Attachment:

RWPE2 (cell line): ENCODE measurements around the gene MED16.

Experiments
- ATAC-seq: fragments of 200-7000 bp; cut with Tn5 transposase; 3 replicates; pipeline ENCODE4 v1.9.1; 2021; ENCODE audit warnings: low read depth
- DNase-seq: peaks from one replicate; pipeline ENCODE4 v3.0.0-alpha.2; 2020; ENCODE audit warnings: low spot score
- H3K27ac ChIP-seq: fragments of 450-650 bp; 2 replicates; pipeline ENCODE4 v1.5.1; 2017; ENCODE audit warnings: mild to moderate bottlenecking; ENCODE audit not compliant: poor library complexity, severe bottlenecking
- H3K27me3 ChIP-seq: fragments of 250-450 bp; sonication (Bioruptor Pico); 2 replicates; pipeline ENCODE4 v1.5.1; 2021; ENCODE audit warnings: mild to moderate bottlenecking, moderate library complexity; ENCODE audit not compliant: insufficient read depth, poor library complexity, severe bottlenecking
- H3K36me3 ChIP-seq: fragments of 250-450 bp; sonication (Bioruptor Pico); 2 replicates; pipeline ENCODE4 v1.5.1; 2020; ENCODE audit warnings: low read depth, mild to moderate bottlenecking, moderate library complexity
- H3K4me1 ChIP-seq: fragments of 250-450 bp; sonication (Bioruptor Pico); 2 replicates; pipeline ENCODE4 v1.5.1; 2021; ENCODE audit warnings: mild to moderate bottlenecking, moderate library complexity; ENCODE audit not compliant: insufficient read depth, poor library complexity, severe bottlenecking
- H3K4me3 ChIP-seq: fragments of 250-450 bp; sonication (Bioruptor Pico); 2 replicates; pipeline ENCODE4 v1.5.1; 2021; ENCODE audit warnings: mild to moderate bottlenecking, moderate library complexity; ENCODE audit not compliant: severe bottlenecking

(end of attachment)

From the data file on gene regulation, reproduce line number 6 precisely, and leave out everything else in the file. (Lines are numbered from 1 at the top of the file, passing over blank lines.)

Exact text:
- H3K27me3 ChIP-seq: fragments of 250-450 bp; sonication (Bioruptor Pico); 2 replicates; pipeline ENCODE4 v1.5.1; 2021; ENCODE audit warnings: mild to moderate bottlenecking, moderate library complexity; ENCODE audit not compliant: insufficient read depth, poor library complexity, severe bottlenecking